Indian authorities have sent Cairn Energy a tax bill for $4.4 billion, the company said Tuesday, the latest chapter in a long-running row that has stoked foreign firms' fears of retrospective tax demands.
The British oil explorer has been locked in a dispute with the Indian government since 2014 over $1.6 billion authorities say it owes in backdated tax.
Announcing preliminary results Tuesday, Cairn Energy said it had received an "assessment order" which includes the addition of 188 billion rupees ($2.8 billion) in interest dating back to 2007.
The tax demand relates to internal restructuring undertaken by the group in 2006, before it floated its former India division Cairn India on the Bombay Stock Exchange.
Cairn Energy staunchly rejects the tax claim and the matter has now gone before an arbitration panel.
"The tax issue is now more than two years old and we have commenced international arbitration proceedings to settle the dispute," a spokesman for the oil explorer said.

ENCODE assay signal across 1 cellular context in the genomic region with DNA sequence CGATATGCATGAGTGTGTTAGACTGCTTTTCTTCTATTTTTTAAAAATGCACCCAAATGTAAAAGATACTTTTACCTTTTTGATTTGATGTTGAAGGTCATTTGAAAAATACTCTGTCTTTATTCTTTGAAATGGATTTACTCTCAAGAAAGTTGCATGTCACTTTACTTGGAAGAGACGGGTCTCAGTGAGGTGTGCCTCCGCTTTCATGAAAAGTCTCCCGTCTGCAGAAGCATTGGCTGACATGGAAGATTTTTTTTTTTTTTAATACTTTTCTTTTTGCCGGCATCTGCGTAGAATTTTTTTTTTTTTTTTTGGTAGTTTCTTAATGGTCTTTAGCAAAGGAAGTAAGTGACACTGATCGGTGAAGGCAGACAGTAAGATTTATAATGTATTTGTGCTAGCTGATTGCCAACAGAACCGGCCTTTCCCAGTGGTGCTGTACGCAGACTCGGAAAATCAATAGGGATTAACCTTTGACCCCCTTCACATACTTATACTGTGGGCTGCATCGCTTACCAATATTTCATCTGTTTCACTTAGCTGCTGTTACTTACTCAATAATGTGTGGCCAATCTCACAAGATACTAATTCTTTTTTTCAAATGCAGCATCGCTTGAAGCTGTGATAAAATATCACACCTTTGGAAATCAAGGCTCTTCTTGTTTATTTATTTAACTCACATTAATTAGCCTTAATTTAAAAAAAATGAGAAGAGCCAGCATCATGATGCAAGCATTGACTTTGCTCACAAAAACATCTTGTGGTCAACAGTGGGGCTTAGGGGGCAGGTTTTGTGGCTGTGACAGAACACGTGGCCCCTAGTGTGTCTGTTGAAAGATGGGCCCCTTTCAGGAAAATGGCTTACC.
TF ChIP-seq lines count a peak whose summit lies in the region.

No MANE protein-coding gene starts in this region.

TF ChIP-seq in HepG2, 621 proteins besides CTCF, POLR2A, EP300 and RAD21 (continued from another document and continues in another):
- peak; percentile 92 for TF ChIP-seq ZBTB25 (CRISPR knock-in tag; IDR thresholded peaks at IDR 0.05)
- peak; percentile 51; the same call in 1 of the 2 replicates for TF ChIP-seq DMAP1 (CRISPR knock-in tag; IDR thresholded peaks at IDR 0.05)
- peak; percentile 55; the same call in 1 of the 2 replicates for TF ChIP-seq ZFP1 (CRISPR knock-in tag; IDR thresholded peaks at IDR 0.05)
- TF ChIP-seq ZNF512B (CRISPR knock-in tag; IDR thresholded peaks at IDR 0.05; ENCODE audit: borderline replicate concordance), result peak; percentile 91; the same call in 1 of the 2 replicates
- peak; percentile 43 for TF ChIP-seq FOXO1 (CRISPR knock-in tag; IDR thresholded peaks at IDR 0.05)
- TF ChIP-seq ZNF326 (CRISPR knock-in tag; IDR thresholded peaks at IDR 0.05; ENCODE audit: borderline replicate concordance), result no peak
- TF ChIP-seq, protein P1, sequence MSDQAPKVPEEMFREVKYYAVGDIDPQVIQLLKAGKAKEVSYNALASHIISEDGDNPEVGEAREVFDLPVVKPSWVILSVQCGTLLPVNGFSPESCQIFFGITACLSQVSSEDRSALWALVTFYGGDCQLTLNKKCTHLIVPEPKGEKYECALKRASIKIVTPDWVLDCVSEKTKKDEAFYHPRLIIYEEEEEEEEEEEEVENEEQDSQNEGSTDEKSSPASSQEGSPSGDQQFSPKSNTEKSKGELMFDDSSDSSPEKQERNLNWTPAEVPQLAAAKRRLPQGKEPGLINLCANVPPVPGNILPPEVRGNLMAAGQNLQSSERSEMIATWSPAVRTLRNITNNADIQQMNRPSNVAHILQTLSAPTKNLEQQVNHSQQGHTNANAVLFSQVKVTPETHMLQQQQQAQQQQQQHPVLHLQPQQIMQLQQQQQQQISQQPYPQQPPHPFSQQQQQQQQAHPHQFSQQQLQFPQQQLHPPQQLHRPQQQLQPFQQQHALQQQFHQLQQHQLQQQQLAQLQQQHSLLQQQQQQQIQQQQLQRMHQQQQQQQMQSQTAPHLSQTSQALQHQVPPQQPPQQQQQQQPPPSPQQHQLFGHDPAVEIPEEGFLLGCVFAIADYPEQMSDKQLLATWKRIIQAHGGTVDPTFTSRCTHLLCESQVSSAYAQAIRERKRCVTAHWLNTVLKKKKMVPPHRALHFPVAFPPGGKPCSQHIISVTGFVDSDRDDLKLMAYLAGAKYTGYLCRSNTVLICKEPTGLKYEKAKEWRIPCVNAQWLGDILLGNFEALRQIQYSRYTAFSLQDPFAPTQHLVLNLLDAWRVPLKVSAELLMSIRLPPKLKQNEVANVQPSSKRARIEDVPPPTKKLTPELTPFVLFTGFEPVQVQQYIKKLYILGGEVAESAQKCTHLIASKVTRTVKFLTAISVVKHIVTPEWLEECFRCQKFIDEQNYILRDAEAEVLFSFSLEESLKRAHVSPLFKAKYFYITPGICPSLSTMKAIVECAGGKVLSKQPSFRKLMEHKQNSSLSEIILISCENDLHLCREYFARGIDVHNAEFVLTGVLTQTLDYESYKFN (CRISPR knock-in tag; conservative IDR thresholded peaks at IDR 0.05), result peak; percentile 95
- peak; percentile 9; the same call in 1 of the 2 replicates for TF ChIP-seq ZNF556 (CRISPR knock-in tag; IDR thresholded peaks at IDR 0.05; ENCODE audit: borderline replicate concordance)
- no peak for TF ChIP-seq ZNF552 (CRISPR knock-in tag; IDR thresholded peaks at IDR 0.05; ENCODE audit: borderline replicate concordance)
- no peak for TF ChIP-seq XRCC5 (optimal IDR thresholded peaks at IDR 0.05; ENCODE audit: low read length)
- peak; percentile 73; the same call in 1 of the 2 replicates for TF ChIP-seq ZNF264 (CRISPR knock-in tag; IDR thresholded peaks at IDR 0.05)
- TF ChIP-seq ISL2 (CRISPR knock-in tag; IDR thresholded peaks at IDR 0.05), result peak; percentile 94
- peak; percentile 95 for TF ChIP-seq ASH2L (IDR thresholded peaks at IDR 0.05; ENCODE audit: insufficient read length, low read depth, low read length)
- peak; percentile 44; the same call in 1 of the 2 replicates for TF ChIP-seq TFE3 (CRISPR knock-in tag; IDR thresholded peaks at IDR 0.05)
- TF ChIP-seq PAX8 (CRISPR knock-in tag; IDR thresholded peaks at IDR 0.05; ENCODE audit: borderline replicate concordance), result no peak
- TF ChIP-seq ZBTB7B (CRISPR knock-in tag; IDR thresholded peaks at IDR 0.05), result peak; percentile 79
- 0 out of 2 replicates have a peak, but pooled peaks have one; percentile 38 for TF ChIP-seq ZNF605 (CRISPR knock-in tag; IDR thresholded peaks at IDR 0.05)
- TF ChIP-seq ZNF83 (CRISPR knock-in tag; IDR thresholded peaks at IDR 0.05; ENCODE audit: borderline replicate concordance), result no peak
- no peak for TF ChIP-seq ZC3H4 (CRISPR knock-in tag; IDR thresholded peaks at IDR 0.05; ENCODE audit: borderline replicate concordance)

"Cairn is claiming full compensation for the $1 billion value of which its shareholders have been deprived," he said.
Cairn Energy still holds a stake of around 10 percent in the India firm, which New Delhi has prevented it from selling until the dispute is resolved.
Any assets the Indian government could seek to seize are limited to about $477 million, the company said.
In 2012 India's then Congress-led government amended its tax laws to allow it to retrospectively tax foreign companies.
Despite fierce protests from foreign companies, Prime Minister Narendra Modi's administration has not moved to repeal the law, although it has sought to reassure companies that retrospective taxation is a thing of the past.
But companies are still battling the government, with telecoms firm Vodafone embroiled in a high-profile case.
In a February letter to Vodafone International Holdings BV, its Netherlands' subsidiary, authorities threatened to seize its assets in India if it did not pay a tax bill of 142 billion rupees.
Finance Minister Arun Jaitley, presenting India's budget last month, offered a one-time dispute resolution for ongoing cases, saying interest and penalties would be waived if companies paid outstanding tax.